The story appeared in Lorrie Moore's excellent collection Birds of America. Here are a couple of excerpts:
She will live according to the bromides. Take one day at a time. Take a positive attitude. Take a hike! She wishes that there were more interesting things that were useful and true, but it seems now that it's only the boring things that are useful and true. One day at a time. And at least we have our health. How ordinary. How obvious. One day at a time. You need a brain for that?
How can it be described? How can any of it be described? The trip and the story of the trip are always two different things. The narrator is the one who has stayed home, but then, afterward, presses her mouth upon the traveler's mouth, in order to make the mouth work, to make the mouth say, say, say. One cannot go to a place and speak of it; one cannot both see and say, not really. One can go, and upon returning make a lot of hand motions and indications with the arms. The mouth itself, working at the speed of light, at the eye's instructions, is necessarily struck still; so fast, so much to report, it hangs open and dumb as a gutted bell. All that unsayable life! That's where the narrator comes in. The narrator comes with her kisses and mimicry and tidying up. The narrator comes and makes a slow, fake song of the mouth's eager devastation.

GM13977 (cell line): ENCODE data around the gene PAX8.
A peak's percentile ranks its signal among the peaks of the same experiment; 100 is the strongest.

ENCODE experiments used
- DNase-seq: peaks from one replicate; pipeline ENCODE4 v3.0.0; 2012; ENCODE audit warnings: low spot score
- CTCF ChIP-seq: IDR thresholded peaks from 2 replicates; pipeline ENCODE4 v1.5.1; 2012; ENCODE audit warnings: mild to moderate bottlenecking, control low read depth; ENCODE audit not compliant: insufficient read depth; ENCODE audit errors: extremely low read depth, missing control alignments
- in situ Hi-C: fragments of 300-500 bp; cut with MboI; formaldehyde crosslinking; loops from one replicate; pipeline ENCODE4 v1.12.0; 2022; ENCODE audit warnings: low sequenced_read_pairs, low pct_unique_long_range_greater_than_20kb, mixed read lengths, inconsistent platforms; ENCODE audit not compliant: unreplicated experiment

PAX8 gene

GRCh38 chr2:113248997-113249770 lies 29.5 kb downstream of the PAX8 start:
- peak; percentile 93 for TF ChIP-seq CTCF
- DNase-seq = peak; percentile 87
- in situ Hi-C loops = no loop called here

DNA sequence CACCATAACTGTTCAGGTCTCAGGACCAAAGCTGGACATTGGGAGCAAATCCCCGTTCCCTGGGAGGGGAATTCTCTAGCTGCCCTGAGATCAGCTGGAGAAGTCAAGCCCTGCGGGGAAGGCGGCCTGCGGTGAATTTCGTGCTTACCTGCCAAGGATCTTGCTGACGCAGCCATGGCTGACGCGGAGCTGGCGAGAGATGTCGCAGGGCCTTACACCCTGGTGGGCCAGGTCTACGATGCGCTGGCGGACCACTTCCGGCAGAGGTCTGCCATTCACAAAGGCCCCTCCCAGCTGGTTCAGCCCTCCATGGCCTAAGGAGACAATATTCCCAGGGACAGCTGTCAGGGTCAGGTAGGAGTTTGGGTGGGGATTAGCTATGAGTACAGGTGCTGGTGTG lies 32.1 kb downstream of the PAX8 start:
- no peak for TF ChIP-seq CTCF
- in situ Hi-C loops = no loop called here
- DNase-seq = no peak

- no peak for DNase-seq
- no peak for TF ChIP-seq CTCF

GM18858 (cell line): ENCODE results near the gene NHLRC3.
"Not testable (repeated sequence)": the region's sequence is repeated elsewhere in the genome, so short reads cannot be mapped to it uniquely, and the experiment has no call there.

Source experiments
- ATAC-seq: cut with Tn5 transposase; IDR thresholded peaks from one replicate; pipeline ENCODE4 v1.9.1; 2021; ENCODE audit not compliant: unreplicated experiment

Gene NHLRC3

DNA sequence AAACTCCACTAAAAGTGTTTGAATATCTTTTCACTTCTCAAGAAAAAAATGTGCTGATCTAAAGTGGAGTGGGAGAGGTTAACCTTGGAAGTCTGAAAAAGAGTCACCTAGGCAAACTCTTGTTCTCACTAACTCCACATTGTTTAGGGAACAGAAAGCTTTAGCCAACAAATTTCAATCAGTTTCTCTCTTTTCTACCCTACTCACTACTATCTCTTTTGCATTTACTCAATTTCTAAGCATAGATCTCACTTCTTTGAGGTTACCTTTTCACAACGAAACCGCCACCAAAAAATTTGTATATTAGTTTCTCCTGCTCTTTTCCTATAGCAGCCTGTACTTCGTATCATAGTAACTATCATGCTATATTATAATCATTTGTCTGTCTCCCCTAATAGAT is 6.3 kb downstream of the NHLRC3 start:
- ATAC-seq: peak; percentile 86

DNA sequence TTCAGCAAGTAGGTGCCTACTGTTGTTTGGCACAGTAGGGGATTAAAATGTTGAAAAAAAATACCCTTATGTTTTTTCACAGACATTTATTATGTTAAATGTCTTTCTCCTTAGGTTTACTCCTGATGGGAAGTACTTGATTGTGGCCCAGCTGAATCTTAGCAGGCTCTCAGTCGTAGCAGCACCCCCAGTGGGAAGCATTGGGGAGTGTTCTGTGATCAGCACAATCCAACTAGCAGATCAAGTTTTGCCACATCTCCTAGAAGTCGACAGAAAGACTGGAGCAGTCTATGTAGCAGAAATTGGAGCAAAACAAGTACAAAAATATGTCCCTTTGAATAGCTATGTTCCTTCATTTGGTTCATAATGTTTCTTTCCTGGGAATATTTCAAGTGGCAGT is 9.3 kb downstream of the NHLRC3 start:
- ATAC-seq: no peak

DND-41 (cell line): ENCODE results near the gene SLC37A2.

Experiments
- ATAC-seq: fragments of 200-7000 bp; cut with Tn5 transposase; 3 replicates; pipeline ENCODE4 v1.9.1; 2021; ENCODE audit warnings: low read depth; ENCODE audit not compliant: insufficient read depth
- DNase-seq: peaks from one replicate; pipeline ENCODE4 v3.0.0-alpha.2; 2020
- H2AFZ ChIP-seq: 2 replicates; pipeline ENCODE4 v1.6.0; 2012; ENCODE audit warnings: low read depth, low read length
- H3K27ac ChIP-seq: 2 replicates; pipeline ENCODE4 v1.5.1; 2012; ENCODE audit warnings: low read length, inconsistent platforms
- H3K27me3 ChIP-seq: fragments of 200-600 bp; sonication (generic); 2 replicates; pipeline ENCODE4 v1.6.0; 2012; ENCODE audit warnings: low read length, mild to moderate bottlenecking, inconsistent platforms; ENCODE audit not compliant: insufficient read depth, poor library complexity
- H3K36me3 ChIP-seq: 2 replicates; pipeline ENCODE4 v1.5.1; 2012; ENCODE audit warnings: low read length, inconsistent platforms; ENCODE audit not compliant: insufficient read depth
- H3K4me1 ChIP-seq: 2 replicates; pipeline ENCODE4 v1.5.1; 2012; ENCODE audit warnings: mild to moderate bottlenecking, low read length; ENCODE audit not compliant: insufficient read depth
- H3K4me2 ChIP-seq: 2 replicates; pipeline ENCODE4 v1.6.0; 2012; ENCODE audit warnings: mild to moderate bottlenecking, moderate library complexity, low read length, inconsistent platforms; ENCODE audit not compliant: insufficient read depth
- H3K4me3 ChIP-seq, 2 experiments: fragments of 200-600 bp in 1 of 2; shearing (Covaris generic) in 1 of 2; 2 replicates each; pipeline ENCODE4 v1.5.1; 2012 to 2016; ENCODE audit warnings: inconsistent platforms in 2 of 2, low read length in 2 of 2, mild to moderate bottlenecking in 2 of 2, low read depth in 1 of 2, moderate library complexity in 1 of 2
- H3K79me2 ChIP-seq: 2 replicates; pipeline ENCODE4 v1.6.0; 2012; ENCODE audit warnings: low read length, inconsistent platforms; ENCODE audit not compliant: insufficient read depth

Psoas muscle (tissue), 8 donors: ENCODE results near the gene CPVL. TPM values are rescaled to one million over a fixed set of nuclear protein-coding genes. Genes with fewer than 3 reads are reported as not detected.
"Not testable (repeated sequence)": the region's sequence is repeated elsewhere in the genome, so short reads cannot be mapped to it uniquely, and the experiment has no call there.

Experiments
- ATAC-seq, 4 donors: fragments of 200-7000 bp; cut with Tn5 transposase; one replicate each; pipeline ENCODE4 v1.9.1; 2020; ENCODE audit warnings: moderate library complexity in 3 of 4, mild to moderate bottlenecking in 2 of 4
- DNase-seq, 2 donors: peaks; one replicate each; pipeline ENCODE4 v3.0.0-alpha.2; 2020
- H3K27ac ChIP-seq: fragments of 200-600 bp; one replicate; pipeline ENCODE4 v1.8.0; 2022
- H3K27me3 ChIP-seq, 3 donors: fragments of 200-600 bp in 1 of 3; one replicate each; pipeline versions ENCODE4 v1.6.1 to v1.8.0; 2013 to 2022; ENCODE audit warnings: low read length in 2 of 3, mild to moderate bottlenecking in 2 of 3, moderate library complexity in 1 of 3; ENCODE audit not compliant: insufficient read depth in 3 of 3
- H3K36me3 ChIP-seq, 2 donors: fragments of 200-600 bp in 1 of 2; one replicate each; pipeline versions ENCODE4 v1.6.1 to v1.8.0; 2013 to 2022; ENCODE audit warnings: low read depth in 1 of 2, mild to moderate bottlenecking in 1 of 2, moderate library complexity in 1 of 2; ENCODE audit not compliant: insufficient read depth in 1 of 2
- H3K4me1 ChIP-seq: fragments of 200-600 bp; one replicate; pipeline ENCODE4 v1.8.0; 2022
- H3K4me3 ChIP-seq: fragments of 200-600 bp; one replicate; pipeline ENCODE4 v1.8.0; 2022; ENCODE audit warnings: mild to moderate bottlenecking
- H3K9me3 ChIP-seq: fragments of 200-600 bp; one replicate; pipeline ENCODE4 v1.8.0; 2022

She loves her friends, especially loves them for coming, since there are times they all fight and don't speak for weeks. Is this friendship? For now and here, it must do and is, and is, she swears it is. For one, they never offer impromptu spiritual lectures about death, how it is part of life, its natural ebb and flow, how we all must accept that, or other such utterances that make her want to scratch out some eyes. Like true friends, they take no hardy or elegant stance loosely choreographed from some broad perspective. They get right in there and mutter "Jesus Christ!" and shake their heads. Plus, they are the only people who will not only laugh at her stupid jokes but offer up stupid ones of their own. What do you get when you cross Tiny Tim with a pit bull? A child's illness is a strain on the mind. They know how to laugh in a fluty, desperate way -- unlike the people who are more her husband's friends and who seem just to deepen their sorrowful gazes, nodding their heads with Sympathy. How exiling and estranging are everybody's Sympathetic Expressions! When anyone laughs, she thinks, Okay! Hooray: a buddy. In disaster as in show business.